|Image of Chersina angulata (under its previous genus, Testudo)|
The angulate tortoise (Chersina angulata) is a species of tortoise found in dry areas and coastal scrub vegetation in South Africa. This tortoise in the only known member of the genus Chersina.
This species is highly distinctive and is now classified by itself, in the monotypic Chersina genus. While it differs considerably from all other tortoise species, its closest relatives, according to phylogenetic studies, are the tiny "padloper" (Homopus) tortoise species, with which it shares its southern African habitat.
Internationally it is known by the two names of "angulate" and "bowsprit" tortoise. Locally in southern Africa however, it is uniformly known as the "angulate" tortoise in English, and as the rooipens skilpad ("red-belly tortoise") in Afrikaans.
A small, shy tortoise with a relatively variable shell, they can often be distinguished by their prominent "bowsprits", which are protrusions of the "gular" shields, from their plastrons under their chins. These are used by males to fight for territory or females. Uniquely, this species has only one gular shield under its chin; all other southern African tortoises have a divided/double scaled gular. Angulate specimens have five claws on their front legs and four on each back leg. They also, like most other southern African tortoises, have a nuchal scute.
There is considerable regional variation in this species of tortoise. Angulates from the west coast of southern Africa tend to have a reddish colour, especially on the underside of their shell (from where their Afrikaans name of rooipens or "red-belly" comes). Inland specimens from the Karoo region are often darker, and some are known to be uniformly black. To the east of their range, individuals are typically smaller and have a lighter colour. Such tendencies can be diluted by admixture however, and in all populations individuals tend to assume a uniform brown colour in old age.
This species shows considerable difference between male and female individuals. The male angulates tend to be larger, to have concave bellies, and to have a longer, thinner, "peanut" shape. They also have enlarged and extended gular scutes under their chins, which they use for sparring with each other. The females tend to be smaller and rounder, with a flat or slightly convex belly.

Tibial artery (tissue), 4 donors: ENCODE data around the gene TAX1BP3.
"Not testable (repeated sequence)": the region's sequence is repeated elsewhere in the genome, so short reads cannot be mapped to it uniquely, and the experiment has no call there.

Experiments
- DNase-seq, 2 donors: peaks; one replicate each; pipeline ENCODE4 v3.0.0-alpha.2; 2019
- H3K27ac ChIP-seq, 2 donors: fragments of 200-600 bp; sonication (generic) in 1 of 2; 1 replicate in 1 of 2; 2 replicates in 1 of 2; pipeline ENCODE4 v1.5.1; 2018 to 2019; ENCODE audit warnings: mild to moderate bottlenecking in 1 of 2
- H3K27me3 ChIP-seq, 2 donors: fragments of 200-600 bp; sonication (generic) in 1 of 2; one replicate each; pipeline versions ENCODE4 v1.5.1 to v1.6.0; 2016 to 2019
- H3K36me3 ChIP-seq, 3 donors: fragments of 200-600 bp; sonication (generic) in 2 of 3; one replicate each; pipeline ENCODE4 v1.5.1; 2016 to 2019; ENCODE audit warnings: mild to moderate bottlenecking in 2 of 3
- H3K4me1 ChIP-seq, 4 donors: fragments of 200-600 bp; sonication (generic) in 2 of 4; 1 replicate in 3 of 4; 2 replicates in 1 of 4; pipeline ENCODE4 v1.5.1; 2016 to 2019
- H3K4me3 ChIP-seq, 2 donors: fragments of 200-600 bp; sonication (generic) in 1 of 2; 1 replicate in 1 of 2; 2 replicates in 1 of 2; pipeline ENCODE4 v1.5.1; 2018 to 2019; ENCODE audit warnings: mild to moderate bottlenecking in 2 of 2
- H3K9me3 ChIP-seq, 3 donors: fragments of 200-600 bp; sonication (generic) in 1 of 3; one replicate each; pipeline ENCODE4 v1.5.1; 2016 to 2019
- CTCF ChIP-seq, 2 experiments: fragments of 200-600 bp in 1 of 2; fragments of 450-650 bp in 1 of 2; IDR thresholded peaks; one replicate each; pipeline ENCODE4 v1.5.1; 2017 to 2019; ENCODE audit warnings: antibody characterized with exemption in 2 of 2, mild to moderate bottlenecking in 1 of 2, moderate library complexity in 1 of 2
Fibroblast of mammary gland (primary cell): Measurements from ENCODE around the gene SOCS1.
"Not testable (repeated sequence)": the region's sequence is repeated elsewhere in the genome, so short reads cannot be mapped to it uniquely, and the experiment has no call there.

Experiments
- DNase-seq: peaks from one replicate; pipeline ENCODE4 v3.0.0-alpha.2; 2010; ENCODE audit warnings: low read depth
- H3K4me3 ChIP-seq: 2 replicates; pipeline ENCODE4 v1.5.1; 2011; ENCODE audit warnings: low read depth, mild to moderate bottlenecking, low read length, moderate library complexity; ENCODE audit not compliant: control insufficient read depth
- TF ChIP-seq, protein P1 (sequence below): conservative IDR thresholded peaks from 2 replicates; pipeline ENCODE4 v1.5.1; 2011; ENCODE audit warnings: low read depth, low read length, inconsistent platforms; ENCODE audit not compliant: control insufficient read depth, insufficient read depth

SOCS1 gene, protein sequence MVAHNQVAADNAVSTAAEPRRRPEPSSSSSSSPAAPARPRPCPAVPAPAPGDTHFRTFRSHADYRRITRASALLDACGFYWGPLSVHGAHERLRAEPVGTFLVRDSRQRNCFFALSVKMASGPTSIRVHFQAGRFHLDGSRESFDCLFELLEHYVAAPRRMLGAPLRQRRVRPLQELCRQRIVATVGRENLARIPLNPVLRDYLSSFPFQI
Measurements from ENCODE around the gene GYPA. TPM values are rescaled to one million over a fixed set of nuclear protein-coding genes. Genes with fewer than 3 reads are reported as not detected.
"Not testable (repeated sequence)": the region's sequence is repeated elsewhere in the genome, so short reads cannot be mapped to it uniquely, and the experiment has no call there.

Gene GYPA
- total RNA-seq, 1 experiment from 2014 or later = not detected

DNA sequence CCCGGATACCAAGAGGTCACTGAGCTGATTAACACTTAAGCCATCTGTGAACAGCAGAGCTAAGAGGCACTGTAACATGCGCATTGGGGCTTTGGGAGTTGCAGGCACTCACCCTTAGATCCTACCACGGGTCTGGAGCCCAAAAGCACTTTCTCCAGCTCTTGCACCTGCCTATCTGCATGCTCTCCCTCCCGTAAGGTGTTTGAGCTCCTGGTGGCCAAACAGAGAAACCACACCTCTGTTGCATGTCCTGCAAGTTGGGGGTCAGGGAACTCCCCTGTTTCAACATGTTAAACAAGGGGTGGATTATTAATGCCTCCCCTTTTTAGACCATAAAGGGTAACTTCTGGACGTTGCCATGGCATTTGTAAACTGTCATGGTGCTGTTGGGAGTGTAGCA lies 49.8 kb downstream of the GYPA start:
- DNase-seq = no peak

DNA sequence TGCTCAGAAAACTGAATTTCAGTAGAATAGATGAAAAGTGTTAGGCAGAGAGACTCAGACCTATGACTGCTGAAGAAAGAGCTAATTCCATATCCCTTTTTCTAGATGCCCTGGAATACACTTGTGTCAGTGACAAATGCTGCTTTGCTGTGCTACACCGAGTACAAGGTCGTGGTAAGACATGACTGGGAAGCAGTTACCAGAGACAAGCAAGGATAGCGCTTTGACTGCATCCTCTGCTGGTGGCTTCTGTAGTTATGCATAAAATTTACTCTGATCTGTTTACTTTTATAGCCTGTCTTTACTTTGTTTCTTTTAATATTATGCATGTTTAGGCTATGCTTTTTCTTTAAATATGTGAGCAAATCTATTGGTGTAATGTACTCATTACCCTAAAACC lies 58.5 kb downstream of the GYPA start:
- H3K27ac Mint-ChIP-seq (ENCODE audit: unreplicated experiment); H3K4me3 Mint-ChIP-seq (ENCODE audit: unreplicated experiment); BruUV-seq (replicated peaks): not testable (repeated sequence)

Their natural habitat is the fynbos, karoo, albany thickets and coastal scrub (strandveld) vegetation of the south-western part of South Africa. This is an area of semi-arid and Mediterranean climate, with winter rainfall. Within this climatic range however, the angulate tortoise is a tough and very adaptable species.
Geographically, this natural range extends across the Cape Floristic Region, as far north as the southern part of Namibia. In addition, small colonies have been introduced by tourists to domestic gardens in Swakopmund and Walvis Bay, even further north, in central Namibia. To the east, its range extends along the Cape's southern coast as far as East London. There is also an especially dense colony on Dassen Island, off the South African coast. Throughout its range, this tortoise usually occurs in the greatest numbers near the coast. Inland it occurs at lesser densities, though smaller populations are even found in parts of the Karoo.
Within its natural range, the natural predators of the species include mongoose, jackals, badgers, baboons and predatory birds which attack the infants. Perhaps the largest killers of this species in its natural habitat are the periodic wildfires, which can kill hundreds of thousands at a time.
Due to human activity, it is also increasingly threatened by habitat destruction from agriculture and other development, as well as illegal collecting for the pet trade and deaths from tortoises crossing busy roads. Human introduced species such as the pied crow kill thousands of infants every year, especially along the West Coast where this invasive species is rapidly spreading.
The angulate tortoise is commonly kept as a garden pet in South Africa. However the species is classified as "Protected Wild Animal" in the Nature Conservation Ordinance No. 19 (2000), and it is therefore strictly illegal to remove this animal from the wild. It may also not be transported, possessed, imported or exported without a permit.